If you are a home buyer, homeowner or residential real estate sales agent, there should be a law requiring you to read David Reed’s new mortgage insider secrets book, “Who Says You Can’t Buy a Home?” Written by an experienced mortgage banker, this new book reveals facts most mortgage lenders don’t want borrowers to know because such secrets harm lender profits.

Reed is on the side of home loan borrowers as he shares how mortgage lenders view home loan originations. The book’s theme is, “Anyone with steady income, no matter how bad the credit rating, or even with no credit, can find a mortgage to buy a home.”

Purchase Bob Bruss reports online.

The author then over-delivers on his promise by explaining virtually every mortgage lender trick that can hurt borrowers, along with explanations of how to overcome borrower obstacles.

A book reviewer is supposed to remain unenthusiastic about books reviewed, but that is impossible after reading this superb new “tell all” book. Reed explains virtually every home loan topic that beginner home buyers, experienced homeowners and residential real estate sales agents can possibly raise.

The author anticipates issues that most home buyers might not even consider, such as how to borrow from their 401k, IRA and other assets to buy a home.

The heavy emphasis is on buying a home with little or no cash from the borrower’s pocket. If the home buyer can pay a 5 percent down payment, Reed then explains how to get better terms and even how to avoid the dreaded private mortgage insurance (PMI) expensive premiums.

Toward the book’s conclusion, the chapters delve into credit reports, Fair Isaac Corp. (FICO) credit scores, and how to overcome credit blemishes. The author explains what is important to mortgage lenders and what is unimportant, such as recent credit inquiries. He also places considerable emphasis on how to overcome bankruptcy, foreclosure, late pay, and other credit problems.

Throughout the book, Reed uses many examples from his extensive mortgage lending experiences. To illustrate, he tells of an inquirer who refused to let him check her credit report because she feared she had bad credit. Finally, when she found a house she really wanted to buy, she let Reed check her credit report and all he found was a few late payments and an excellent credit score.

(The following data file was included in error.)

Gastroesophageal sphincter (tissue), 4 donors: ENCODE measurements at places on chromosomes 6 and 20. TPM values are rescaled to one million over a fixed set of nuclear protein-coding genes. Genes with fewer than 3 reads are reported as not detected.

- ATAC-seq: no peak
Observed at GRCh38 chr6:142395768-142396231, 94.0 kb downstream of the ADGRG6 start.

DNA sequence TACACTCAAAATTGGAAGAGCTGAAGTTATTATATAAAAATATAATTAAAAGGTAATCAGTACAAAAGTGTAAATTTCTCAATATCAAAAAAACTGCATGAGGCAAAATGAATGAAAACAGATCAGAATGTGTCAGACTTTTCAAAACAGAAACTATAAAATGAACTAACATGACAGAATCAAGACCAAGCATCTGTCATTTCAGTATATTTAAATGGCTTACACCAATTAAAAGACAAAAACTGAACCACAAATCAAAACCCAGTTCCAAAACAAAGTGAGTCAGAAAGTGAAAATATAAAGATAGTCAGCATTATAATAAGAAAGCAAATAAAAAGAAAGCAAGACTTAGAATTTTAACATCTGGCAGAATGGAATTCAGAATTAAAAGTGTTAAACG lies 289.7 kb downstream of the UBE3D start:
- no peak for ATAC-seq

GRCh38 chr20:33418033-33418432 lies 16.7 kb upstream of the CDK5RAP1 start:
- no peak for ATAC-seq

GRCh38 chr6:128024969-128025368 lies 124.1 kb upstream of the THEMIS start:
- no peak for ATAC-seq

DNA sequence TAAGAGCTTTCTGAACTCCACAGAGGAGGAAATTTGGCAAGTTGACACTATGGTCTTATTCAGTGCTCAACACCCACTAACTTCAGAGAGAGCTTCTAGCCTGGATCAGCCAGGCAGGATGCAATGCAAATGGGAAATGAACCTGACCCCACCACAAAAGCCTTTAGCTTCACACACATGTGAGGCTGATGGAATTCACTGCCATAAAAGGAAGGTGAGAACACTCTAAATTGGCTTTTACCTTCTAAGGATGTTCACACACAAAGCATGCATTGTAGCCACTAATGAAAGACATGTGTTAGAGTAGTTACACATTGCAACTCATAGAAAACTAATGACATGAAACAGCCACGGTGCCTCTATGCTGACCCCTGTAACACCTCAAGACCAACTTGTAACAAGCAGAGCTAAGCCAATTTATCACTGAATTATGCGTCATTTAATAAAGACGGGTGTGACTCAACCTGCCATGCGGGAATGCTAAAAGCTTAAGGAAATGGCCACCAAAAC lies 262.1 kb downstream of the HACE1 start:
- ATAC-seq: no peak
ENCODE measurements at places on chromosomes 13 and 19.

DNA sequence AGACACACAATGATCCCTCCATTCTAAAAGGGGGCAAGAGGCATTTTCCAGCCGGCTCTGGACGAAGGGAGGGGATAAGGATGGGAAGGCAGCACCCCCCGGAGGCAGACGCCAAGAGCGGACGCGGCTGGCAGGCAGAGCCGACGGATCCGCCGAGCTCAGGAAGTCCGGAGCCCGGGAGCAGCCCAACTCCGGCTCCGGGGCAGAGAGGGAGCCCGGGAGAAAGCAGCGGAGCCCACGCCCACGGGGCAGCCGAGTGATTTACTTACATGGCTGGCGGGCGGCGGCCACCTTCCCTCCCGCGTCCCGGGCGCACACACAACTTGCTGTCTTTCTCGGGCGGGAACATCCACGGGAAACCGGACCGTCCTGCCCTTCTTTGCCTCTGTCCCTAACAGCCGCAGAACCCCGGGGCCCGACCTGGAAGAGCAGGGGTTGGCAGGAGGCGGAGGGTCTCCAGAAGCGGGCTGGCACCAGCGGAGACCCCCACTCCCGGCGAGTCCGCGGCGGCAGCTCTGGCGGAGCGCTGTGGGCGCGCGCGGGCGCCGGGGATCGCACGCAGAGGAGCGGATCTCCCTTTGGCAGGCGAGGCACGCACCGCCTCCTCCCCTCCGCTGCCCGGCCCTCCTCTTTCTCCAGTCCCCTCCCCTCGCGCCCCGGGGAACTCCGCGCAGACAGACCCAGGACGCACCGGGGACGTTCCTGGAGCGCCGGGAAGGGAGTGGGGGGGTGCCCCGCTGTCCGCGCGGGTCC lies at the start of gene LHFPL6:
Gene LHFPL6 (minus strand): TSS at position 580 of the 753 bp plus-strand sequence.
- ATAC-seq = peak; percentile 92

The big problem with this book is that the format sometimes makes for tough reading, especially when there are lots of boring numbers used to illustrate topics. The publisher could have used a more creative design to make for easier reading to format the important topics the author explains. There’s no problem with the valuable content, just the dull way it is presented.

The book’s best and most profitable chapter reveals mortgage lender “junk” or “garbage” fees. Frankly, I was shocked a mortgage banker would be so honest.

Reed explains which fees are non-negotiable and which can easily be negotiated away by borrowers. Then he reveals the high income the best mortgage lenders earn and why when a borrower questions a junk or garbage fee it hurts the lender’s annual income.

Chapter topics include: “Where to Find Mortgages”; “The Key People in Your Approval Process”; “Types of Mortgage Loans”; “The Mortgage Application Process”; “Debt Ratios and How They’re Calculated”; “Loan Documentation: Proving Your Income”; “Loan Fraud”; “Buying with No Money Down”; “Government Programs with Zero Money Down”; “Conventional Zero-Down Loan Programs”; “Borrowing from a 401k, an IRA, or Other Assets”; “Seller Carry, Lease-Purchase, Wraps, and Land Contracts”; “What’s in a Credit Report?” “Finding the Best Subprime Loan”; and “Closing Costs.”

Rarely do I encounter a real estate book that cannot be recommended too highly. This is one of those gems. Author Reed will probably be banned for life from mortgage lender meetings for revealing home loan secrets. But readers of his new book will benefit by saving on their home loans and obtaining the best possible terms. On my scale of one to 10, this superb new book rates an off-the-chart 12.

“Who Says You Can’t Buy a Home?” by David Reed (AMACOM, New York), 2006, $17.95, 182 pages; available in stock or by special order at local bookstores, public libraries, and www.Amazon.com.

(For more information on Bob Bruss publications, visit his
Real Estate Center

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